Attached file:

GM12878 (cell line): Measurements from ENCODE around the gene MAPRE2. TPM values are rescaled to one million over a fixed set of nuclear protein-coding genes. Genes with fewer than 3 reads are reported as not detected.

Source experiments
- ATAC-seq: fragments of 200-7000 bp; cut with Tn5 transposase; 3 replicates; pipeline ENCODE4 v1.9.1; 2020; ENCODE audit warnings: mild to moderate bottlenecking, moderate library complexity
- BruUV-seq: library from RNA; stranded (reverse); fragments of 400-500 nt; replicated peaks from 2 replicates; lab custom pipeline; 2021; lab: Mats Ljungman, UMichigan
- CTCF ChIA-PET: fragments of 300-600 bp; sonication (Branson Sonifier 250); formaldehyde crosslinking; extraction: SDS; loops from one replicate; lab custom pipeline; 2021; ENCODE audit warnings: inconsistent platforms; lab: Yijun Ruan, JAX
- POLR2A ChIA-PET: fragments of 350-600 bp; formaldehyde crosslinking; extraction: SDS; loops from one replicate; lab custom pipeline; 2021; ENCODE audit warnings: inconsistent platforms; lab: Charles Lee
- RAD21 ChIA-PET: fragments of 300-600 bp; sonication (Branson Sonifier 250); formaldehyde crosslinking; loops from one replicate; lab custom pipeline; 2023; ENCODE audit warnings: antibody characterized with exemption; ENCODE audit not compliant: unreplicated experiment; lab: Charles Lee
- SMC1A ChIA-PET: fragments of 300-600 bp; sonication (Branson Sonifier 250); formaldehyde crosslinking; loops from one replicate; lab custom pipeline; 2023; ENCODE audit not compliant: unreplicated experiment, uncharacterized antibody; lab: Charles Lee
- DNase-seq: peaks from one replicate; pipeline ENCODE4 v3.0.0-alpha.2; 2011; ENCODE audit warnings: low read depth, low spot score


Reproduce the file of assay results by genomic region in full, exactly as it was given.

GM12878 (cell line): Measurements from ENCODE around the gene MAPRE2. TPM values are rescaled to one million over a fixed set of nuclear protein-coding genes. Genes with fewer than 3 reads are reported as not detected.

Source experiments
- ATAC-seq: fragments of 200-7000 bp; cut with Tn5 transposase; 3 replicates; pipeline ENCODE4 v1.9.1; 2020; ENCODE audit warnings: mild to moderate bottlenecking, moderate library complexity
- BruUV-seq: library from RNA; stranded (reverse); fragments of 400-500 nt; replicated peaks from 2 replicates; lab custom pipeline; 2021; lab: Mats Ljungman, UMichigan
- CTCF ChIA-PET: fragments of 300-600 bp; sonication (Branson Sonifier 250); formaldehyde crosslinking; extraction: SDS; loops from one replicate; lab custom pipeline; 2021; ENCODE audit warnings: inconsistent platforms; lab: Yijun Ruan, JAX
- POLR2A ChIA-PET: fragments of 350-600 bp; formaldehyde crosslinking; extraction: SDS; loops from one replicate; lab custom pipeline; 2021; ENCODE audit warnings: inconsistent platforms; lab: Charles Lee
- RAD21 ChIA-PET: fragments of 300-600 bp; sonication (Branson Sonifier 250); formaldehyde crosslinking; loops from one replicate; lab custom pipeline; 2023; ENCODE audit warnings: antibody characterized with exemption; ENCODE audit not compliant: unreplicated experiment; lab: Charles Lee
- SMC1A ChIA-PET: fragments of 300-600 bp; sonication (Branson Sonifier 250); formaldehyde crosslinking; loops from one replicate; lab custom pipeline; 2023; ENCODE audit not compliant: unreplicated experiment, uncharacterized antibody; lab: Charles Lee
- DNase-seq: peaks from one replicate; pipeline ENCODE4 v3.0.0-alpha.2; 2011; ENCODE audit warnings: low read depth, low spot score